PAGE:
“Do you have an example of that?,” students ask when assigned the class research project.

I understand this desire for a model to follow. An example helps students cross a bridge from their own understanding to what cannot yet be imagined. It guides them to envision more than they could from their own perspective. Inspiration is prompted when students have an example.

Life works that way too. When we have examples to follow we have inspiration and paths to new possibilities are illuminated. Seeds we were unaware of are fertilized.

Cultivating the art of staying inspired is challenging for military spouses who experience constant change. When upheaval is such a part of life, when family and long-term connections are far away and out of sight, and when the only thing familiar is the unfamiliar, motivation for cultivating inspiration grows thin. It takes effort.

Parents, teachers, faith leaders and community members serve as inspiration for youth. A vacuum can occur when we’re adults, but there’s every reason to pursue inspiration throughout our lives. Seeking our own sources of inspiration can expand and multiply our thinking, creativity, problem-solving and character development. It can show us new possibilities.

Being intentional makes inspiration easy to find. Expose yourself frequently to people, music, art, movies, literature, and ideas that resonate with you and inspiration follows. Eventually you’ll find inspiration knocking at your door – the clerk at the market, your mail carrier, or an unexpected story about what someone is doing. You become a source of inspiration to others as a by-product of your own efforts.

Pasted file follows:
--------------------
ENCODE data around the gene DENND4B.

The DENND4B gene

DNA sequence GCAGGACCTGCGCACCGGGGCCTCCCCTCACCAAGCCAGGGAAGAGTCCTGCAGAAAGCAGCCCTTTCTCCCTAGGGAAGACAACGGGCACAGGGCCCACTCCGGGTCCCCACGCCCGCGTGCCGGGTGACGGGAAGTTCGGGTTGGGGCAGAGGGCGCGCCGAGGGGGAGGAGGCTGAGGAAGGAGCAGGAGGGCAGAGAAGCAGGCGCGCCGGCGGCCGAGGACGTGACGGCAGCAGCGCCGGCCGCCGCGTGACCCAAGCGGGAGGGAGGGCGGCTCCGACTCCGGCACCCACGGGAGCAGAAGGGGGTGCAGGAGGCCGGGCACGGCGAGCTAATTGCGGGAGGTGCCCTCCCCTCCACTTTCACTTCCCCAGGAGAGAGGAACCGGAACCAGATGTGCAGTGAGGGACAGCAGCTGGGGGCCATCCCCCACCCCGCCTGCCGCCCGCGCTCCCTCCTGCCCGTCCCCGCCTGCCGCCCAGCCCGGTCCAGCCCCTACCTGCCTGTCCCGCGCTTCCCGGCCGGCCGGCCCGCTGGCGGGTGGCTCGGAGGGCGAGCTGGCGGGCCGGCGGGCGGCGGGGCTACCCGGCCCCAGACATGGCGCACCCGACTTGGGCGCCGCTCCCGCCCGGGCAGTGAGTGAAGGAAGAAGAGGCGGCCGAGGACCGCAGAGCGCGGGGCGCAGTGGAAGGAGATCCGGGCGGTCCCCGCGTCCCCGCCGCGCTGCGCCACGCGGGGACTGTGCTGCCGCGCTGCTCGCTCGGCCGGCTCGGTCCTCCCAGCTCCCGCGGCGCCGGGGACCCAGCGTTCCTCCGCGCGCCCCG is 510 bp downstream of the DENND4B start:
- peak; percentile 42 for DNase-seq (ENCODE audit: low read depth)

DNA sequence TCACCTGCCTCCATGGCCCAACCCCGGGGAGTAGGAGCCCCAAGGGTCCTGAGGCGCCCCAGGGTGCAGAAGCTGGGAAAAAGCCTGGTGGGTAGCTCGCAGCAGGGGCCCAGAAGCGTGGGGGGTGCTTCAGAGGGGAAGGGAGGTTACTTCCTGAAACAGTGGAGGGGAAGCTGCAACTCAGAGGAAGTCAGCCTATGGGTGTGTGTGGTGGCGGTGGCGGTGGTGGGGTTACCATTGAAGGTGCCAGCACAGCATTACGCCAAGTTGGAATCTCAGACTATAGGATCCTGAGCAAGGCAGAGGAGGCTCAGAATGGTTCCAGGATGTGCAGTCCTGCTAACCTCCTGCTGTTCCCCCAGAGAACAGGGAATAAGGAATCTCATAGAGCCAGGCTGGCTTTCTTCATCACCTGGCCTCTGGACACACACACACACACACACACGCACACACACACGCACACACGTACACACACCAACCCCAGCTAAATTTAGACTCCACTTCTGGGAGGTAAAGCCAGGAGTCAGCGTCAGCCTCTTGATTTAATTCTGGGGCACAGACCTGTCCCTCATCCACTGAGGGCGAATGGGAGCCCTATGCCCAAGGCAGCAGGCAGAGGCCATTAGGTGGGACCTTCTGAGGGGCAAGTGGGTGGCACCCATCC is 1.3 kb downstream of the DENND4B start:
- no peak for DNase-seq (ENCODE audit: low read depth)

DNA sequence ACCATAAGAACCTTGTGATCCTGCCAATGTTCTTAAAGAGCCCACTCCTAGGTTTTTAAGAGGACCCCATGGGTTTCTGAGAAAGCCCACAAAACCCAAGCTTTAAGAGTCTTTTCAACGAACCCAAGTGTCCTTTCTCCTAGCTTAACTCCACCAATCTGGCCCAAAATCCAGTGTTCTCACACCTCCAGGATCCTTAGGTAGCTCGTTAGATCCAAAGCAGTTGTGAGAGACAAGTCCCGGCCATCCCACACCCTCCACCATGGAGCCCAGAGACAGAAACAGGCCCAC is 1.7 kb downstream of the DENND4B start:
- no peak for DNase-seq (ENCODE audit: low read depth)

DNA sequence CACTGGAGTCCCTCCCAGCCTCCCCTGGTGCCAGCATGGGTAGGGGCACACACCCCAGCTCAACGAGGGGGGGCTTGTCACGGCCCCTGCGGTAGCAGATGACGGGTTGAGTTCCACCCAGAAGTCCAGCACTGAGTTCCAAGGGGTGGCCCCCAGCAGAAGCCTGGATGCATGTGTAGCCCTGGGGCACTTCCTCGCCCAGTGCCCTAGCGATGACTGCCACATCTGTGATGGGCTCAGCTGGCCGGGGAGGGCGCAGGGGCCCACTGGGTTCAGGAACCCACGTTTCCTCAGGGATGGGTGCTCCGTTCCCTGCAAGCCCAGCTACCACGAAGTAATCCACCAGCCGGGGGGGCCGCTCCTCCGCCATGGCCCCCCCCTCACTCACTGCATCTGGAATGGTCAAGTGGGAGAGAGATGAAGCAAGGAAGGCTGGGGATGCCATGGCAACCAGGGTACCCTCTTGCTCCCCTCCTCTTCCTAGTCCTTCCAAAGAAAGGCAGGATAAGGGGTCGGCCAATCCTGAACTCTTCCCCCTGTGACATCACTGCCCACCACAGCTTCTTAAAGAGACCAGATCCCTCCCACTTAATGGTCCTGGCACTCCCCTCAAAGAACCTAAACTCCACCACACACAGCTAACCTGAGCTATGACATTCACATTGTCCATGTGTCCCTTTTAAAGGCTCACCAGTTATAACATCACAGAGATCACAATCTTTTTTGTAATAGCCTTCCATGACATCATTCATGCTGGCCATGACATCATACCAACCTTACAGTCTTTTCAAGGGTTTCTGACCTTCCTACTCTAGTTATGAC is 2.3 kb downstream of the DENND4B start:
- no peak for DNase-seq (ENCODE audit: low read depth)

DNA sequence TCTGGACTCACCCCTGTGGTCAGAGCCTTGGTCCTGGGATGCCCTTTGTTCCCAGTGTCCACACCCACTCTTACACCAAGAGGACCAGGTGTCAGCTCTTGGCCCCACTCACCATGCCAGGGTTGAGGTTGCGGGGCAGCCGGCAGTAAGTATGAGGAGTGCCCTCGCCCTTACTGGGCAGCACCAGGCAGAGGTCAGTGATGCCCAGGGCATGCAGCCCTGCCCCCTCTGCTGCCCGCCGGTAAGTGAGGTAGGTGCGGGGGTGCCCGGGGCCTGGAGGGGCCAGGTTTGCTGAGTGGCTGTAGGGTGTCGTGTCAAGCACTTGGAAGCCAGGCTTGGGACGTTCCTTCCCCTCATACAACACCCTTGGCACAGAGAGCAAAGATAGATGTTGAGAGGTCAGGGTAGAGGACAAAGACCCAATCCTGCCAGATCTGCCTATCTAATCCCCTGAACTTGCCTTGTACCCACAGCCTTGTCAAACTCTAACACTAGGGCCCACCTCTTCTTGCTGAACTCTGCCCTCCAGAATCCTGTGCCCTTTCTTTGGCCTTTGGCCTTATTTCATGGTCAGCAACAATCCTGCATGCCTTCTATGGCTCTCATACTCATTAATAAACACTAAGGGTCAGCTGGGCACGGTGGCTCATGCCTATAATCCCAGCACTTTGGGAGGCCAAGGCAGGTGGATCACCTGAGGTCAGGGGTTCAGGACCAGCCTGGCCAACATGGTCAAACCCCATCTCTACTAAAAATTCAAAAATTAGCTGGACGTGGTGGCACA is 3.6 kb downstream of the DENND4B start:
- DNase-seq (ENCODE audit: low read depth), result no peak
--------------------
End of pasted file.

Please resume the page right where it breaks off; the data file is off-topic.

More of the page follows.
Escaping into the latest best seller or turning on mindless TV for a mental break seems more appealing than digging into great literature or pursuing new ideas. There’s a place for brain candy, but avoid allowing it to distract you from pursuing inspiration. It is precisely the challenging times that make inspiration a lifeline. Being intentional about seeking what inspires you can morph a hardship into a growth opportunity.

It’s impossible to read heroic stories like The Boys in the Boat or Unbroken and not come away more primed to make life’s difficulties stepping stones to your own greatness. Seek the best, seek what elevates you, and your thinking, perspective and ambitions will be enlarged.

Inspiration matters. When we invite in cultural richness to serve as examples of what is possible, we are open to more than we could have ever imagined.

About the Author

Kim Bessolo, a former Military Spouse of 20 years, has taught first year students at AMU since 2004. She holds a Master’s in Education, a graduate certificate in online teaching, and participates in university initiatives related to her field whenever possible.

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